Still recovering from his recent quad bike accident, Ozzy was ecstatic after receiving a letter from Canadian PM Paul Martin informing him he was to receive a special award from his government. And it is natural responses like this that continue to make Ozzy a hugely endearing figure. Even when he was invited to the White House for a meal with George Bush, he somehow maintained his credibility whereas someone with the pomposity of Sting or Brian May would have been branded a fascist poodle.
Sadly, the letter was not all that it seemed. Taking a telephone call from “Paul Martin”, Ozzy soon smelled the proverbial rat (and given the amount of self-inflicted nasal abuse he has suffered over the past 30 years, perhaps proverbs are all his hooter is good for). Ozzy was Scooby to his personal assistant’s Shaggy as the intrepid duo set about solving the mystery of the fraudulent Paul Martin. After Shaggy had made a call to the Canadian Mounted Police, he told Ozzy the whole thing was definitely a fake.
You had to feel sympathy for Ozzy as recognition by the establishment seems quite important to him these days. In recent years, he has seemed to place as much weight on the Queen’s Golden Jubilee performance as the monstrous Ozzfest. As he wandered disconsolately off, he muttered under his breath how there was probably “an assassin waiting for me” if he had agreed to meet “Paul Martin”.
Meanwhile, Jack and Kelly at last seem to be growing up. After both undergoing treatment for misuse of drugs, they now seem resigned to the fact that they cannot shock their parents. Kelly came closest when she got herself a small tattoo, which earned the ire of her father, but his anger was strangely hollow given his amount of body art. She has now been reduced to not washing which Sharon irritably dismissed.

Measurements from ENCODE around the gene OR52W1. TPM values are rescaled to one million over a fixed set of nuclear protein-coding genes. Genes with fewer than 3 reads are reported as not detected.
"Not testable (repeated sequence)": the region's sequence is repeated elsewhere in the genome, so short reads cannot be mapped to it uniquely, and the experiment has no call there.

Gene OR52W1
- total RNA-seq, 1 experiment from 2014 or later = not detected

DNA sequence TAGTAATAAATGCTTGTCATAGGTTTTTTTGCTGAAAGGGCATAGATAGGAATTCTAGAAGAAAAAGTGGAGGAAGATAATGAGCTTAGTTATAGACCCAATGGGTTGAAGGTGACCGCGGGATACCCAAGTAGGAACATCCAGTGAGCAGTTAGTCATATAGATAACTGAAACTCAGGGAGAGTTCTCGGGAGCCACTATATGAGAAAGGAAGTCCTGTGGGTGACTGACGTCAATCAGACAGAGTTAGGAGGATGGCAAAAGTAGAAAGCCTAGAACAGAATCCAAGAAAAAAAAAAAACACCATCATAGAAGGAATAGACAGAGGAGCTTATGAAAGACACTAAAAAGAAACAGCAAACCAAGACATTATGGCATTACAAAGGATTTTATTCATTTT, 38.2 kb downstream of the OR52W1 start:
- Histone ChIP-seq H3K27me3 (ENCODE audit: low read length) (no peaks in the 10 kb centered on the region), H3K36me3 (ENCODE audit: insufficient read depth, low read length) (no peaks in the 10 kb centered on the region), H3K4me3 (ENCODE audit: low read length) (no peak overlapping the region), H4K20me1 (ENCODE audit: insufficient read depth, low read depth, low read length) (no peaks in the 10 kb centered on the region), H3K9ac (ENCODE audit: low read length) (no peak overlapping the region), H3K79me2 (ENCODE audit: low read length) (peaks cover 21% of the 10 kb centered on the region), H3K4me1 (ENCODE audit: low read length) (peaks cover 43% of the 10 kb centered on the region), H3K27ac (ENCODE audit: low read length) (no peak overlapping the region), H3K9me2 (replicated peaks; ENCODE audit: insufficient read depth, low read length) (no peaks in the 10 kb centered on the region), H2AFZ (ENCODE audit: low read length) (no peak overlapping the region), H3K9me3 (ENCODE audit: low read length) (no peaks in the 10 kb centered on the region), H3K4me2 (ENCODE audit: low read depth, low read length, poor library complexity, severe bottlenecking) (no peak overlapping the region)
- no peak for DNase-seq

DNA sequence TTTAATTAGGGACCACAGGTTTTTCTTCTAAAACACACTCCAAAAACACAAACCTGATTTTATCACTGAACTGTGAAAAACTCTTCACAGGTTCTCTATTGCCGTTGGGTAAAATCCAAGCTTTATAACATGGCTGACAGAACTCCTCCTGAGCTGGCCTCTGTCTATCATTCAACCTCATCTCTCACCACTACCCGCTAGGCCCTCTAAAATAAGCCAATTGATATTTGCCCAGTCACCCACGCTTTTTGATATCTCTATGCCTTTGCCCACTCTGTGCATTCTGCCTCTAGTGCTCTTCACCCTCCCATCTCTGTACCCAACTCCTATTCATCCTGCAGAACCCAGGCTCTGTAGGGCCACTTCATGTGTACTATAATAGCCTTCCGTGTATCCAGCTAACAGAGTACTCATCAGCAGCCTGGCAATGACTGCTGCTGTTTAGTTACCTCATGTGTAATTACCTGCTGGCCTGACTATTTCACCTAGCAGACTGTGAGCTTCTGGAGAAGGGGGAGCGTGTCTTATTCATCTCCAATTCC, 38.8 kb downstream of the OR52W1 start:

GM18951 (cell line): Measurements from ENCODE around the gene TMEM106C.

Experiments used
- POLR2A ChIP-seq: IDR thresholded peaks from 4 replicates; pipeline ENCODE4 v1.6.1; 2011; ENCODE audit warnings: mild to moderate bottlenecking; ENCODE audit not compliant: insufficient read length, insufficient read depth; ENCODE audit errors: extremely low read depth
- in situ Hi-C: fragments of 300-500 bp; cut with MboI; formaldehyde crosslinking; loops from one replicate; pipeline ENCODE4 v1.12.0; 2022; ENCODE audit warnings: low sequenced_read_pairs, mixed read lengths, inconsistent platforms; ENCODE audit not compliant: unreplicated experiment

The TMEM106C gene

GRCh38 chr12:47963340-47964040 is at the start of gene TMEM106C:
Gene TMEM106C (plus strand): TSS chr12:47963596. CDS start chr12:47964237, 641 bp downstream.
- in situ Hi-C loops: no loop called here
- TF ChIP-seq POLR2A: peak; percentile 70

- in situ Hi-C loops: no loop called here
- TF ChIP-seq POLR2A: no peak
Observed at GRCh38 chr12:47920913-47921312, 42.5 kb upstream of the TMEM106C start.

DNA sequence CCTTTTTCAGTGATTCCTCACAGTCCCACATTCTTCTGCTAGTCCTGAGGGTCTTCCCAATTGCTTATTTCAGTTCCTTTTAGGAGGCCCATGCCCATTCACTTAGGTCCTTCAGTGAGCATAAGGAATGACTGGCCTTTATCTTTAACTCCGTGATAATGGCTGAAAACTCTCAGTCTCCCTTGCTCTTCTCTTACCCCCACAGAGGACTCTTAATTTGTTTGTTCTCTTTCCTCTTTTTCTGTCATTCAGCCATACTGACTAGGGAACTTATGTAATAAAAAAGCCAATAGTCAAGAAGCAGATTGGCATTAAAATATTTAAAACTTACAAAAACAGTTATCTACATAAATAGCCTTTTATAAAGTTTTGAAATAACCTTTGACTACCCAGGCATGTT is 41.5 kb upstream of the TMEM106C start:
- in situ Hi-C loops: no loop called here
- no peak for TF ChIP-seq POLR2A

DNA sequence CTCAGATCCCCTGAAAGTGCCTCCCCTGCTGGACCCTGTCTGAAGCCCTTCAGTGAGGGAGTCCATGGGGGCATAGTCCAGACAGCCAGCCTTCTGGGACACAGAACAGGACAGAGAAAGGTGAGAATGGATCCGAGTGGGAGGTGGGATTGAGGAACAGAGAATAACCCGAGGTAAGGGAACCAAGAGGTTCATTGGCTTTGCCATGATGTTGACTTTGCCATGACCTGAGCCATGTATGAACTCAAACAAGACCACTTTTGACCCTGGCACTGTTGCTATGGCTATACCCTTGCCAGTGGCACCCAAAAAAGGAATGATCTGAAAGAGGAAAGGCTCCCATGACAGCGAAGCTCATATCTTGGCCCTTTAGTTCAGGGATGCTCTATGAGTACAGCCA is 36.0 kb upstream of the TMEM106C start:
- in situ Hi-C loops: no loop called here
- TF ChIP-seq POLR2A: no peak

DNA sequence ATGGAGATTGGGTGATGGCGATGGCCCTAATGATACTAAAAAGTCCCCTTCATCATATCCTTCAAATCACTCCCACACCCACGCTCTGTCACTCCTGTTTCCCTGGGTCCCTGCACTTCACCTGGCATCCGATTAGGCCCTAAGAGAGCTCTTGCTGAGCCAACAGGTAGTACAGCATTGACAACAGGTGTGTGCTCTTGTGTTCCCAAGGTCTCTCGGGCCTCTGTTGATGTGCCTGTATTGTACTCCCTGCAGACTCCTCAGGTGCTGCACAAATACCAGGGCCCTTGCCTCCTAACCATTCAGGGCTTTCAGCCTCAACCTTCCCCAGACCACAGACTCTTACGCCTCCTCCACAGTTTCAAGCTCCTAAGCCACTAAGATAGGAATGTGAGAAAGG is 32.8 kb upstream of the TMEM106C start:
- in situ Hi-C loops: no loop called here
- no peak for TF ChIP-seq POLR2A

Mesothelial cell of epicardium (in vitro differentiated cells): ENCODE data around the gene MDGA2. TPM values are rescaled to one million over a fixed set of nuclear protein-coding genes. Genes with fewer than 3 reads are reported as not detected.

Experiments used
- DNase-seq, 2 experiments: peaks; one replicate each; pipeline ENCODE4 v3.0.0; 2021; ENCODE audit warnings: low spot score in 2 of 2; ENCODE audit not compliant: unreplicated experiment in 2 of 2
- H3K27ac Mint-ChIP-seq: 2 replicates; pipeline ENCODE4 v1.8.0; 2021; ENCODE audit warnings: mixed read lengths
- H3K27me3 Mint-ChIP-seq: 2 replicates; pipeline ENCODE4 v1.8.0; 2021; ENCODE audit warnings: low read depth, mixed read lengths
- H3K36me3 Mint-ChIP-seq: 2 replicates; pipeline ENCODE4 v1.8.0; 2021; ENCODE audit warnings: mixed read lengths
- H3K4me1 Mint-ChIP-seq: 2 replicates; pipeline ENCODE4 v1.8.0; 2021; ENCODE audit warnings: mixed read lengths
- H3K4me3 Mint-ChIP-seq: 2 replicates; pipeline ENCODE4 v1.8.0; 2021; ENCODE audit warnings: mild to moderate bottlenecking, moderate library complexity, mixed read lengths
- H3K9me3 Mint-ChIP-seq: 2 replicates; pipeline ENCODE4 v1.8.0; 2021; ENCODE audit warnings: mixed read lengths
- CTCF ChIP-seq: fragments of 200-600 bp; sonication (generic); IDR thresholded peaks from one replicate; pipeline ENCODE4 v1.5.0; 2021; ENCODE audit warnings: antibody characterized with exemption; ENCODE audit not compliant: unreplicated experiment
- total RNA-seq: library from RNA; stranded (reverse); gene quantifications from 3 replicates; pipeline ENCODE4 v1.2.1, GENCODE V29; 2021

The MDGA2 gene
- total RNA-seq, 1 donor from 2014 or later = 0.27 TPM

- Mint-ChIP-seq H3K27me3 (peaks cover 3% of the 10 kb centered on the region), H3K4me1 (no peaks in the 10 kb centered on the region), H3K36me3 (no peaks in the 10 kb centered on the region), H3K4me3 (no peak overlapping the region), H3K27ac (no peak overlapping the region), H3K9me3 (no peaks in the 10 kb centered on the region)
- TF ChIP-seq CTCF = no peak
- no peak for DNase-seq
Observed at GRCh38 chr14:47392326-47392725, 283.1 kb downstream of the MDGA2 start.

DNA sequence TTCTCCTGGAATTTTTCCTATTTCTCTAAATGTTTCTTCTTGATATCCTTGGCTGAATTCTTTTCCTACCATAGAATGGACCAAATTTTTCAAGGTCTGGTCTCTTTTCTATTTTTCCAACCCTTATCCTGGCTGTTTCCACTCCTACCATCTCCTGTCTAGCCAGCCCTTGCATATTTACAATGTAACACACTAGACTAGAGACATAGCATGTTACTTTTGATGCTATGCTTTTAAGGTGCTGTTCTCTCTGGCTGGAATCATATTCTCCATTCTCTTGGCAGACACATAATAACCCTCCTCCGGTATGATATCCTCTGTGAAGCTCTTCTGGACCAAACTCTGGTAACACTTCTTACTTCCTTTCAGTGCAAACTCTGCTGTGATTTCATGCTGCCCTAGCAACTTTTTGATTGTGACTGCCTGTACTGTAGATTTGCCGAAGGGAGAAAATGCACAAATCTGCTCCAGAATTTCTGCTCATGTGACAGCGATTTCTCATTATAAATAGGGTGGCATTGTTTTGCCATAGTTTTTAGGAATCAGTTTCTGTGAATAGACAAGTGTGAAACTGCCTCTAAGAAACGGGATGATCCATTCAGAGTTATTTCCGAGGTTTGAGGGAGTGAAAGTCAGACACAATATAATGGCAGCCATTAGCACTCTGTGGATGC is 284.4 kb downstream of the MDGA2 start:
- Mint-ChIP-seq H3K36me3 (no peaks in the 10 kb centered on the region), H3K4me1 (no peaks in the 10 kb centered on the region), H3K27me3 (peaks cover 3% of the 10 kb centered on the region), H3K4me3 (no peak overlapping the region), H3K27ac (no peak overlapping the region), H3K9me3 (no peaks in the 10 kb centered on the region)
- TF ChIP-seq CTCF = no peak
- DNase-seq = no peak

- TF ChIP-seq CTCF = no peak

The Osbournes still remains unique in its field. No other reality show can combine a genuine icon with manic domestic life – Carmen Electra, for instance, is an irrelevance while her husband Dave Navarro is America’s answer to Francis Rossi. The only one of the reality shows that is currently a patch on the Osbournes is Viva La Bam where Jackass cohort Bam Margera treats his family as if they’re 24-hour contestants on Beadle’s About. But even this is missing the unique ingredient of a bewildered Brummie shuffling about his mansion cleaning up after his dogs.
One gripe: it’s a pity the corner of the screen was occupied a clock counting down to the new series of Dirty Sanchez. Building up the excitement to this show is inexplicable given that it’s a low-rent Jackass and about as appetising a delicacy as having a rusty bicycle fished from your stomach by a quartet of cackling Welsh skateboarders armed only with oral gutting hooks who also suffer from anatomical dyslexia.